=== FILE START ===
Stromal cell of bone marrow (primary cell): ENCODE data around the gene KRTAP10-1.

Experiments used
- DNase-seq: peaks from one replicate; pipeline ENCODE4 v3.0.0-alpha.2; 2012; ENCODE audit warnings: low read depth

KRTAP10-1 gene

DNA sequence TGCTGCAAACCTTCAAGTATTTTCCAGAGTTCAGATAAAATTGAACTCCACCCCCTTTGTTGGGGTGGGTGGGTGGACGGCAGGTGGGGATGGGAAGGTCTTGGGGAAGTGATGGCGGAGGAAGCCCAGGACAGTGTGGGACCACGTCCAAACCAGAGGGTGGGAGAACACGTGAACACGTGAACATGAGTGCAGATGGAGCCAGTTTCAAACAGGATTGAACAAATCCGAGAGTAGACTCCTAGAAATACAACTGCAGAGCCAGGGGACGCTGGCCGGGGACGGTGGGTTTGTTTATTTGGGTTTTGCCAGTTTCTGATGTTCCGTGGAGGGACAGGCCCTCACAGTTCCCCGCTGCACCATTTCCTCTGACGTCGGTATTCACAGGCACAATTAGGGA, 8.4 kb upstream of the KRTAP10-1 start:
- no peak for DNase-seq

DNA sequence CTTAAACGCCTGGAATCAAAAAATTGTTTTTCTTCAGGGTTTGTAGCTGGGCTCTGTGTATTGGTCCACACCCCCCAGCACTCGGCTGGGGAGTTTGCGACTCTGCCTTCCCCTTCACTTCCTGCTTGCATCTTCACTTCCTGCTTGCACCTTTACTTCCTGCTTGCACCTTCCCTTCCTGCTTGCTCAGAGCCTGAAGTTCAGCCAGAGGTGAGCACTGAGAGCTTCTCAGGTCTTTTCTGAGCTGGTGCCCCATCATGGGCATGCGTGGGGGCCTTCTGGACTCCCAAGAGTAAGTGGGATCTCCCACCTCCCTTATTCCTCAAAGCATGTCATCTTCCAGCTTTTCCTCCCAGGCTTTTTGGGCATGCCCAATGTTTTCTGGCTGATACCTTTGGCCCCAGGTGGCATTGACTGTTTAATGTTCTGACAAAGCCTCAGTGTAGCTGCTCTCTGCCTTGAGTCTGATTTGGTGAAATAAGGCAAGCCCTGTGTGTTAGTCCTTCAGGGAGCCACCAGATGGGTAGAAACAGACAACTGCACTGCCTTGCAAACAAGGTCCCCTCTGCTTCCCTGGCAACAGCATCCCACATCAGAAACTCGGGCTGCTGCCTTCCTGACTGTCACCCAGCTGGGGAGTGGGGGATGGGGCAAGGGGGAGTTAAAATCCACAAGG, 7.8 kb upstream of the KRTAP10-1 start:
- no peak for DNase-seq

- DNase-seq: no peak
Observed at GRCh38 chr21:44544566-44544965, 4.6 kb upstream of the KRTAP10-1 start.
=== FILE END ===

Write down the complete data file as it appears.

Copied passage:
Stromal cell of bone marrow (primary cell): ENCODE data around the gene KRTAP10-1.

Experiments used
- DNase-seq: peaks from one replicate; pipeline ENCODE4 v3.0.0-alpha.2; 2012; ENCODE audit warnings: low read depth

KRTAP10-1 gene

DNA sequence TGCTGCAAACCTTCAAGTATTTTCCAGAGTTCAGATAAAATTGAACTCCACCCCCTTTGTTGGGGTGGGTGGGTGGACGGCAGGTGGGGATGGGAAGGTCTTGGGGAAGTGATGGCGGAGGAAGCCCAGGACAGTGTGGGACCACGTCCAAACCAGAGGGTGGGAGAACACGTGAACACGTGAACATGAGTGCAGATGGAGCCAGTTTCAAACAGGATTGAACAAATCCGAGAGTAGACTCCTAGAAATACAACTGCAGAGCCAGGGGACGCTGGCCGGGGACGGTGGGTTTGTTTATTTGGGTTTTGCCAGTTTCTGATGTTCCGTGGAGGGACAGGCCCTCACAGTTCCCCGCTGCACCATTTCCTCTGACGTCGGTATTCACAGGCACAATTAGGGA, 8.4 kb upstream of the KRTAP10-1 start:
- no peak for DNase-seq

DNA sequence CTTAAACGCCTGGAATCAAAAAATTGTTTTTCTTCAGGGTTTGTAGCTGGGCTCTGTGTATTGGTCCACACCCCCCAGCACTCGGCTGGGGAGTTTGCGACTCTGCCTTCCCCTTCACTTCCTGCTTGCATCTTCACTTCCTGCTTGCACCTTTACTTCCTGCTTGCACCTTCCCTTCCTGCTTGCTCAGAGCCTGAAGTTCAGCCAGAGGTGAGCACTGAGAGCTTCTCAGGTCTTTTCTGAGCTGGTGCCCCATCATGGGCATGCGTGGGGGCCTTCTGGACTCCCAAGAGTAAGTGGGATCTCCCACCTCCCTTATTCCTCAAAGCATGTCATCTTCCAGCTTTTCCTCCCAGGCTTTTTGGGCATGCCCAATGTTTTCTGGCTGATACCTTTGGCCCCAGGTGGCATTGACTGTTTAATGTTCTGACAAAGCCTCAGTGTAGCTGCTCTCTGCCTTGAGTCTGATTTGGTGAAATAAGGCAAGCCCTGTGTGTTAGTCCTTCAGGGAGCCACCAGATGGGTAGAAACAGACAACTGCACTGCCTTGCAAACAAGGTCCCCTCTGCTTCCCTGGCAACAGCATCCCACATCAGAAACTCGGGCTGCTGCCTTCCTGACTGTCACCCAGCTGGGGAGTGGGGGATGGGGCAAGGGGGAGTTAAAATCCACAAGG, 7.8 kb upstream of the KRTAP10-1 start:
- no peak for DNase-seq

- DNase-seq: no peak
Observed at GRCh38 chr21:44544566-44544965, 4.6 kb upstream of the KRTAP10-1 start.